by Sompol, J. L. Gollihue, S. D. Kraner, I. A. Artiushin, R. A. Cloyd, E. A. Chishti, S. A. Koren, G. K. Nation, J. F. Abisambra, O. Huzian, L. I. Nagy, M. Santha, L. Hackler Jr, L. G. Puskas, and C. M. Norris
First published: 12 June 2021 https://doi.org/10.1111/acel.13416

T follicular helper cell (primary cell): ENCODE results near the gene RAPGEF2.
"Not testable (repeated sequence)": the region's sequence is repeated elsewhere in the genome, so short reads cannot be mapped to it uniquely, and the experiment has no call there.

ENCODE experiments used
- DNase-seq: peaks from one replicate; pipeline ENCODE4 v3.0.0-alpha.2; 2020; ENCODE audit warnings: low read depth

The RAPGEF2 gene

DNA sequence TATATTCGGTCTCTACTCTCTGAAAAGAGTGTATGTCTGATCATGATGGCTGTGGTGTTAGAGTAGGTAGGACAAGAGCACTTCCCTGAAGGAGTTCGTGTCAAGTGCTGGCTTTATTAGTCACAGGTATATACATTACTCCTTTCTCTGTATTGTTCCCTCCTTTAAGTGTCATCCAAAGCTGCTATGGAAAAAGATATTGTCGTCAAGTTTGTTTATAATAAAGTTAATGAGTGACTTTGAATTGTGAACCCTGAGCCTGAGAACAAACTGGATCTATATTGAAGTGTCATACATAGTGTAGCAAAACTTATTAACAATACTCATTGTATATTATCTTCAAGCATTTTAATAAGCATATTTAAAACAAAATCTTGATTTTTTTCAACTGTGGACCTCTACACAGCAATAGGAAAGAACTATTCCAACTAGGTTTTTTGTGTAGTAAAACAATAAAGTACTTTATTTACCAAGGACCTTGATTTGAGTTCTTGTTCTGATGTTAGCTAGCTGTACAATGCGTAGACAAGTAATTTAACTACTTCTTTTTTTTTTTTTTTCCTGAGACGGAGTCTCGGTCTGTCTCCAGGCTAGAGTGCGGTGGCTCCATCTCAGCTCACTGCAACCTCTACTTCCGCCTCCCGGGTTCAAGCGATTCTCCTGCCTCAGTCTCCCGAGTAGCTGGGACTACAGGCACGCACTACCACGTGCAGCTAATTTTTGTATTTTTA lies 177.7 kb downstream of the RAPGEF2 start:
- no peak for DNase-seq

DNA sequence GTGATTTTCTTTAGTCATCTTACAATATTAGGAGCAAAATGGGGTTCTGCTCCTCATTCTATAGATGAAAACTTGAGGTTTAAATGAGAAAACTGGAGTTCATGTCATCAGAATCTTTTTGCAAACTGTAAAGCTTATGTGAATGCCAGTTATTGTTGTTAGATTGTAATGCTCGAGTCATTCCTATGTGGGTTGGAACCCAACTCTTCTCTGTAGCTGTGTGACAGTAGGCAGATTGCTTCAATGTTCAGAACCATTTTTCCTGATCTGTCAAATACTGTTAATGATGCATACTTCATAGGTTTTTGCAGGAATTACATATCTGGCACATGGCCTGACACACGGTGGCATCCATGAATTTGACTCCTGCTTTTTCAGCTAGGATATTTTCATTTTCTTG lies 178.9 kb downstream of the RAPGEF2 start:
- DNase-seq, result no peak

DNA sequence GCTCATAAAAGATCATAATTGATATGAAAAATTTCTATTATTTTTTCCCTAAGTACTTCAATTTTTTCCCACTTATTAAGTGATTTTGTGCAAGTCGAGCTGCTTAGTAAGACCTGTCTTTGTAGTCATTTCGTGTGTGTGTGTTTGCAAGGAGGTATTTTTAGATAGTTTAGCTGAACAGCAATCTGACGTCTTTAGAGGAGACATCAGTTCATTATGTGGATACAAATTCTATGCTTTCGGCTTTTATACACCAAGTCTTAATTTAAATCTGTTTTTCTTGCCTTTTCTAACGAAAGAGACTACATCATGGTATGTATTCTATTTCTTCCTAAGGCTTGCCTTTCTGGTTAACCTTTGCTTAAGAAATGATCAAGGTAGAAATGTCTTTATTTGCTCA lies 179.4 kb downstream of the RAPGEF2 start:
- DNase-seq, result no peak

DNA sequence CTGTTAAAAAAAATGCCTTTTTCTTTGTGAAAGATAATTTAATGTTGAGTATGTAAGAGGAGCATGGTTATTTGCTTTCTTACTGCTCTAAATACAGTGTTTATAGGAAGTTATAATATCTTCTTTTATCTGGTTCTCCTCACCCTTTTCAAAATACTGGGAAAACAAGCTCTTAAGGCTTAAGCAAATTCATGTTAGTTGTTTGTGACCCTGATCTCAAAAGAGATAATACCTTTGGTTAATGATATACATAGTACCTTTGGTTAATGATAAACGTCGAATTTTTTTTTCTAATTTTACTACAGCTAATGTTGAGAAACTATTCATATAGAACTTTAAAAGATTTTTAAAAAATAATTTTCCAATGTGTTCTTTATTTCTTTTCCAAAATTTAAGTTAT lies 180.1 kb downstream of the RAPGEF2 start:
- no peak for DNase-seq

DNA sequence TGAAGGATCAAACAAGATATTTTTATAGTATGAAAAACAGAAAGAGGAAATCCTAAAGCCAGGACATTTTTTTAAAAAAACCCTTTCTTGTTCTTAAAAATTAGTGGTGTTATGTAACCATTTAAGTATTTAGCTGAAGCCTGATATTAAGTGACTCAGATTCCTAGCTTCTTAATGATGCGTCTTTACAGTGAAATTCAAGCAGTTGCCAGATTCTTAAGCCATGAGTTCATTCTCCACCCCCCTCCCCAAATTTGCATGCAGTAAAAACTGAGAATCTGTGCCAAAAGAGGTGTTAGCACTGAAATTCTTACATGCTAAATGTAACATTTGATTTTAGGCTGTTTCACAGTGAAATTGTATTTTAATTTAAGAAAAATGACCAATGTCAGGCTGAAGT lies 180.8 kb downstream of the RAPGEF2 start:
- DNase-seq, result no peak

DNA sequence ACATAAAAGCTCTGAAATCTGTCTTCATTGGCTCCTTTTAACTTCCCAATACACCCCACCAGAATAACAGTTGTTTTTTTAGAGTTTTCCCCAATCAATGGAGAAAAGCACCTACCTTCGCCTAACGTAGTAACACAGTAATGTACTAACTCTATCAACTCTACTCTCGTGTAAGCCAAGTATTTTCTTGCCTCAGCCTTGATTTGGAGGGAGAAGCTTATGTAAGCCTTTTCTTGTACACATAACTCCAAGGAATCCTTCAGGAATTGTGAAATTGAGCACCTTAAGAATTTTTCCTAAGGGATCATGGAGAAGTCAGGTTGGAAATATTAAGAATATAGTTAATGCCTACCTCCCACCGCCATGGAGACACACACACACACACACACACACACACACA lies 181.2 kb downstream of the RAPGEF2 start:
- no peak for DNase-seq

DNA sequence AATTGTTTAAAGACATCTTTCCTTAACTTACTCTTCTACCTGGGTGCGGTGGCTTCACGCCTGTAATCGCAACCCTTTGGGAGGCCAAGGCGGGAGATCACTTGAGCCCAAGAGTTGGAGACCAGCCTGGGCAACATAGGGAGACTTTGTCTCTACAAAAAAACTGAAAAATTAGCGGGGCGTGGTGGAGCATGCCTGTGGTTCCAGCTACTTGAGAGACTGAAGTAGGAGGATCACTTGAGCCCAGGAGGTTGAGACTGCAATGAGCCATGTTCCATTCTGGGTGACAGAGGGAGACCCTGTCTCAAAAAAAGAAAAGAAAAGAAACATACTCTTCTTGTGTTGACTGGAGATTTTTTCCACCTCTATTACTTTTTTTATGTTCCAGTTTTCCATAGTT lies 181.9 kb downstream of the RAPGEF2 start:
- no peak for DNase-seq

Inhibition of the protein phosphatase calcineurin (CN) ameliorates pathophysiologic and cognitive changes in aging rodents and mice with aging-related Alzheimer’s disease (AD)-like pathology. However, concerns over adverse effects have slowed the transition of common CN-inhibiting drugs to the clinic for the treatment of AD and AD-related disorders. Targeting substrates of CN, like the nuclear factor of activated T cells (NFATs), has been suggested as an alternative, safer approach to CN inhibitors. However, small chemical inhibitors of NFATs have only rarely been described. Here, we investigate a newly developed neuroprotective hydroxyquinoline derivative (Q134R) that suppresses NFAT signaling, without inhibiting CN activity. Q134R partially inhibited NFAT activity in primary rat astrocytes, but did not prevent CN-mediated dephosphorylation of a non-NFAT target, either in vivo, or in vitro. Acute (≤1 week) oral delivery of Q134R to APP/PS1 (12 months old) or wild-type mice (3–4 months old) infused with oligomeric Aβ peptides led to improved Y maze performance. Chronic (≥3 months) oral delivery of Q134R appeared to be safe, and, in fact, promoted survival in wild-type (WT) mice when given for many months beyond middle age. Finally, chronic delivery of Q134R to APP/PS1 mice during the early stages of amyloid pathology (i.e., between 6 and 9 months) tended to reduce signs of glial reactivity, prevented the upregulation of astrocytic NFAT4, and ameliorated deficits in synaptic strength and plasticity, without noticeably altering parenchymal Aβ plaque pathology. The results suggest that Q134R is a promising drug for treating AD and aging-related disorders.